Thursday, December 3, 2015

Virtual lab notebook in IPython

I am using IPython a lot, either as a command prompt or in a Jupyter notebook. This is great to analyse data on the go. During such analysis you may generate some files, either some intermediate data, or figures.

Sometimes, weeks, months or years later you would like to remember exactly what you did to generate this file. This is important for science reproducibility, to check you followed the right method or just to reuse this handy bit of code.

When you have copied the code in a script file, easy. When you have organised properly your notebook and never delete the interesting cell, piece of cake. When it was yesterday and you can press the up key N times to look for the right set of lines in the history, painful but doable. But this no warranty, no rigorous method. One day you will think that writing the script is useless, one day you will delete the wrong cell in your notebook, and months after you will have to come back to this analysis and the history will be gone.

It is really akin to the lab notebook, the one in which you note the date, the temperature, the sample name, the procedure you follow, the result of the measures and all the qualitative observations. Some of it seems to matter much at the moment, but if you forget to write it down, you will never be able to reproduce your experiment.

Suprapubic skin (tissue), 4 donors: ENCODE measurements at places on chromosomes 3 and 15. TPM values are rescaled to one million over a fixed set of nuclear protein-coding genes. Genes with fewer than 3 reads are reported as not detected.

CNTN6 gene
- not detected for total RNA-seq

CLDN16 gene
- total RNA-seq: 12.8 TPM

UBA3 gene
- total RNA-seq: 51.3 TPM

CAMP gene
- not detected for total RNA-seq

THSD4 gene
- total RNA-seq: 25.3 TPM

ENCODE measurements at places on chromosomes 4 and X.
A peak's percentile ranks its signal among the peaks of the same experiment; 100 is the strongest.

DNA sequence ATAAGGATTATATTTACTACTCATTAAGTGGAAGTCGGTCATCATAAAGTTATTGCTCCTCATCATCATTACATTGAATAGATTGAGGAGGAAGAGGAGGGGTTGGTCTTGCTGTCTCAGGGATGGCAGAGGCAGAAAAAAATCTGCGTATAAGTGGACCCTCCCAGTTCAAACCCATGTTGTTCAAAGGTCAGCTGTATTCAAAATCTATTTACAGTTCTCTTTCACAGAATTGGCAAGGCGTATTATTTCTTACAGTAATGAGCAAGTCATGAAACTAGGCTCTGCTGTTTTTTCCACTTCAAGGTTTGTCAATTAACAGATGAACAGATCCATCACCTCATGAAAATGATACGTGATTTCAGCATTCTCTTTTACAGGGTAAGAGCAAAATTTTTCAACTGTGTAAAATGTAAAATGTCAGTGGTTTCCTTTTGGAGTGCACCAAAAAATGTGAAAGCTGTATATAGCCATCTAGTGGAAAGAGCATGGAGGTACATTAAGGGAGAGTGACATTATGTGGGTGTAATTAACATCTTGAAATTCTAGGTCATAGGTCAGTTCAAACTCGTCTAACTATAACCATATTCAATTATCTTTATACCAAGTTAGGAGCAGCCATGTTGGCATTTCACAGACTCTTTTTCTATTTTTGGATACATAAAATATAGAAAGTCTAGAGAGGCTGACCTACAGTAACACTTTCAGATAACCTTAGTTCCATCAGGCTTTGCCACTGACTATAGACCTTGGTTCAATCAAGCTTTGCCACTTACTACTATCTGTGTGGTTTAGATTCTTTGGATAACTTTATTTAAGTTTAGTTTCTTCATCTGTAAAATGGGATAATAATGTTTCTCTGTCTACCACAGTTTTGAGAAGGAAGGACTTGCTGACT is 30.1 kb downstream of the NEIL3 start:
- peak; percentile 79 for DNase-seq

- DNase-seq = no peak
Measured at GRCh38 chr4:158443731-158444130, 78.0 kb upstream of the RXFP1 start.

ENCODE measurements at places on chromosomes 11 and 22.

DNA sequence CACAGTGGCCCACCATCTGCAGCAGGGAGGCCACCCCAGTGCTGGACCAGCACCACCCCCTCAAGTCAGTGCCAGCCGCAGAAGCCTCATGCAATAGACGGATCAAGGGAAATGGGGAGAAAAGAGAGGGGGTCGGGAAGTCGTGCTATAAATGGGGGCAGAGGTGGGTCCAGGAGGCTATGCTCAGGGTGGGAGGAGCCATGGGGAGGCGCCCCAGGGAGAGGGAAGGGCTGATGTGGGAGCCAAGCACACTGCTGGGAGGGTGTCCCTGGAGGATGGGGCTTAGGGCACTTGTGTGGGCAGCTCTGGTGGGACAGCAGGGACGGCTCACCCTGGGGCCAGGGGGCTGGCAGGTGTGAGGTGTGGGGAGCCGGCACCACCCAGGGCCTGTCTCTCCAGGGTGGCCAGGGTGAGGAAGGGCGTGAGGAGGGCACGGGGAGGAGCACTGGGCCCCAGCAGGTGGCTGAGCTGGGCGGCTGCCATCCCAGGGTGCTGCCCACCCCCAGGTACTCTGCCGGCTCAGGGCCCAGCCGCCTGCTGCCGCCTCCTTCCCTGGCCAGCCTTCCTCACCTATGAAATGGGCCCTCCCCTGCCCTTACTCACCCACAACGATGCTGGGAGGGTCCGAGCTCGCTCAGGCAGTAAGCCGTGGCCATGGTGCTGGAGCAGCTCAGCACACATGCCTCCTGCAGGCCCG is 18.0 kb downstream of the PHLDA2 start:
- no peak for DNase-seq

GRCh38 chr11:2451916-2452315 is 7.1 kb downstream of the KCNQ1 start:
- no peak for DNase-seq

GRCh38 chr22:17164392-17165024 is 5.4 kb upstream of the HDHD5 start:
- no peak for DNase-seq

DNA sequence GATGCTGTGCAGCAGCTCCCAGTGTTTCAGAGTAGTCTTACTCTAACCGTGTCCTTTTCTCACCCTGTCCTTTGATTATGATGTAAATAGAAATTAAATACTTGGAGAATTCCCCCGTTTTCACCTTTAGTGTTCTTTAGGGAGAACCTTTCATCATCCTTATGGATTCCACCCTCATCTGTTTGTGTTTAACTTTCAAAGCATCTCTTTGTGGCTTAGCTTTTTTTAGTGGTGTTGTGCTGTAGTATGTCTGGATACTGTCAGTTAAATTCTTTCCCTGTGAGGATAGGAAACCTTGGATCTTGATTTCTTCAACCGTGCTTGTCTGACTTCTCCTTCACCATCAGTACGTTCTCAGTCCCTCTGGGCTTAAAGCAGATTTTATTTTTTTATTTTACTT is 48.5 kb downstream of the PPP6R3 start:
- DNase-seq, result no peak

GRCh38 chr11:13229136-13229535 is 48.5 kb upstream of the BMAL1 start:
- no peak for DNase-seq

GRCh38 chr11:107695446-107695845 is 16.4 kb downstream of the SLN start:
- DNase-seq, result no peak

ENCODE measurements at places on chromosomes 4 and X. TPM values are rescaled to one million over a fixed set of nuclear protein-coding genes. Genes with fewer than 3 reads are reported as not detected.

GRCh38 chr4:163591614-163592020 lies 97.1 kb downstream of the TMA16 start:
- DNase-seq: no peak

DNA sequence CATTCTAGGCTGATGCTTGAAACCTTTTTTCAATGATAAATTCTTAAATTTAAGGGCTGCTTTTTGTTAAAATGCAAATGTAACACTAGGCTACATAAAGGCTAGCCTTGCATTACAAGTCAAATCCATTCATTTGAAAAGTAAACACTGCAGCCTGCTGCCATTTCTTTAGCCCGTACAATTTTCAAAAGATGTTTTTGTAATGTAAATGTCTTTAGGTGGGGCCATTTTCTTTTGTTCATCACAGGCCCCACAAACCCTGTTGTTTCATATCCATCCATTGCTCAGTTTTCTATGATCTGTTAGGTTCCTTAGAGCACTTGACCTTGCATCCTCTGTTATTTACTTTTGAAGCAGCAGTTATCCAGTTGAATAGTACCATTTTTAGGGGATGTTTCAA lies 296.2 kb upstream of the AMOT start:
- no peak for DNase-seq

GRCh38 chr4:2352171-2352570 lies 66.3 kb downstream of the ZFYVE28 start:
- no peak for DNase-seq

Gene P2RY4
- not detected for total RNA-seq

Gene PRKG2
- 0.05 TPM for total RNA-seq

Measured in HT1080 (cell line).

How to make IPython generate this virtual notebook for you?

You want a file per IPython session with all the commands you type. You can achieve this manually by typing at the begining of each session

%logstart mylogfile append

But of course, you will forget.

We have to make this automatic. This is made possible by the profile configuration of IPython. If you have never created a profile for IPython, type in a terminal

ipython profile create

This will generate a default profile in HOME/.ipython/profile_default

Edit the file HOME/.ipython/profile_default/ and look for the line
#c.InteractiveShell.logappend = ''

Instead, write the following lines
import os
from time import strftime
ldir = os.path.join(os.path.expanduser("~"),'.ipython')
filename = os.path.join(ldir, strftime('%Y-%m-%d_%H-%M')+".py")
notnew = os.path.exists(filename)
with open(filename,'a') as file_handle:
    if notnew:
        file_handle.write("# =================================")
        file_handle.write("#!/usr/bin/env python \n# \n"
                  "# IPython automatic logging file" %
    file_handle.write("# %s \n# =================================" %

# Start logging to the given file in append mode. Use `logfile` to specify a log
# file to **overwrite** logs to.
c.InteractiveShell.logappend = filename

And here you are, each time you open a IPython session, either console or notebook, a file is created in HOME/.ipython. The name of this file contains the date and time of the opening of the session (format YYYY-MM-DD_hh-mm). Everything you type during this session will be written automatically in this file.

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